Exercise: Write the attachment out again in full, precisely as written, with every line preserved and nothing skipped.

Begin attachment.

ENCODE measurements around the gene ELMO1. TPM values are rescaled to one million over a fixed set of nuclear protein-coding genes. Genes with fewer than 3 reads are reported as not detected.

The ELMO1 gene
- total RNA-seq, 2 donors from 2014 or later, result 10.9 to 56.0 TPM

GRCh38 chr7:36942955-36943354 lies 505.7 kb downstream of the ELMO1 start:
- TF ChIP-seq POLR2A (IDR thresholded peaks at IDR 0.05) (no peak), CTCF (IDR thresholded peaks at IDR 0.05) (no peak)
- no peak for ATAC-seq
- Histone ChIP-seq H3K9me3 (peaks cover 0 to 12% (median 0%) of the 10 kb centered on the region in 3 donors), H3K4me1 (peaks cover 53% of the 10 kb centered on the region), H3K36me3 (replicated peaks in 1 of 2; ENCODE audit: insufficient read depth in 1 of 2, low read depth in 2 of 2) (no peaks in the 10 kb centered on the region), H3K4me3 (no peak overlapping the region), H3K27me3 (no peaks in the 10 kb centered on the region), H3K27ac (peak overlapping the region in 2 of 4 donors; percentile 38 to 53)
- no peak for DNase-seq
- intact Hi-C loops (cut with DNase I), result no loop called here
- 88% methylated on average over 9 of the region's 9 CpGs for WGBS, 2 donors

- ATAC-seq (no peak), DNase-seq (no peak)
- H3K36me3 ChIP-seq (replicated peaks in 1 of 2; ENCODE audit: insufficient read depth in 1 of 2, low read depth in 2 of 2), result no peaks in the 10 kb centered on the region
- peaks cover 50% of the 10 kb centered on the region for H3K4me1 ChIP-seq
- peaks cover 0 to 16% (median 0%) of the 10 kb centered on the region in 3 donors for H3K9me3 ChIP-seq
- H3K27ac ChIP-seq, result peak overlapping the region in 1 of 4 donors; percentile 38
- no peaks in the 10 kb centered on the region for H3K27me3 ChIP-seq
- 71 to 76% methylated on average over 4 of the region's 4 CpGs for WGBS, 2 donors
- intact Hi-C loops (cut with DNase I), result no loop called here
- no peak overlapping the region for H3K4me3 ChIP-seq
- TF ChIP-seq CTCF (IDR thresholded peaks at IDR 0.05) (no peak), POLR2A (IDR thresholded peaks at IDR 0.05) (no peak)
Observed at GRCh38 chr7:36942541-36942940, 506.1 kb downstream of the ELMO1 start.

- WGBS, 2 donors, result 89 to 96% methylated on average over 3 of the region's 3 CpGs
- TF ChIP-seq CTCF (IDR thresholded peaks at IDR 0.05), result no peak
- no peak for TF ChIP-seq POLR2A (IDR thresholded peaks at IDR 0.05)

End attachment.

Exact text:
ENCODE measurements around the gene ELMO1. TPM values are rescaled to one million over a fixed set of nuclear protein-coding genes. Genes with fewer than 3 reads are reported as not detected.

The ELMO1 gene
- total RNA-seq, 2 donors from 2014 or later, result 10.9 to 56.0 TPM

GRCh38 chr7:36942955-36943354 lies 505.7 kb downstream of the ELMO1 start:
- TF ChIP-seq POLR2A (IDR thresholded peaks at IDR 0.05) (no peak), CTCF (IDR thresholded peaks at IDR 0.05) (no peak)
- no peak for ATAC-seq
- Histone ChIP-seq H3K9me3 (peaks cover 0 to 12% (median 0%) of the 10 kb centered on the region in 3 donors), H3K4me1 (peaks cover 53% of the 10 kb centered on the region), H3K36me3 (replicated peaks in 1 of 2; ENCODE audit: insufficient read depth in 1 of 2, low read depth in 2 of 2) (no peaks in the 10 kb centered on the region), H3K4me3 (no peak overlapping the region), H3K27me3 (no peaks in the 10 kb centered on the region), H3K27ac (peak overlapping the region in 2 of 4 donors; percentile 38 to 53)
- no peak for DNase-seq
- intact Hi-C loops (cut with DNase I), result no loop called here
- 88% methylated on average over 9 of the region's 9 CpGs for WGBS, 2 donors

- ATAC-seq (no peak), DNase-seq (no peak)
- H3K36me3 ChIP-seq (replicated peaks in 1 of 2; ENCODE audit: insufficient read depth in 1 of 2, low read depth in 2 of 2), result no peaks in the 10 kb centered on the region
- peaks cover 50% of the 10 kb centered on the region for H3K4me1 ChIP-seq
- peaks cover 0 to 16% (median 0%) of the 10 kb centered on the region in 3 donors for H3K9me3 ChIP-seq
- H3K27ac ChIP-seq, result peak overlapping the region in 1 of 4 donors; percentile 38
- no peaks in the 10 kb centered on the region for H3K27me3 ChIP-seq
- 71 to 76% methylated on average over 4 of the region's 4 CpGs for WGBS, 2 donors
- intact Hi-C loops (cut with DNase I), result no loop called here
- no peak overlapping the region for H3K4me3 ChIP-seq
- TF ChIP-seq CTCF (IDR thresholded peaks at IDR 0.05) (no peak), POLR2A (IDR thresholded peaks at IDR 0.05) (no peak)
Observed at GRCh38 chr7:36942541-36942940, 506.1 kb downstream of the ELMO1 start.

- WGBS, 2 donors, result 89 to 96% methylated on average over 3 of the region's 3 CpGs
- TF ChIP-seq CTCF (IDR thresholded peaks at IDR 0.05), result no peak
- no peak for TF ChIP-seq POLR2A (IDR thresholded peaks at IDR 0.05)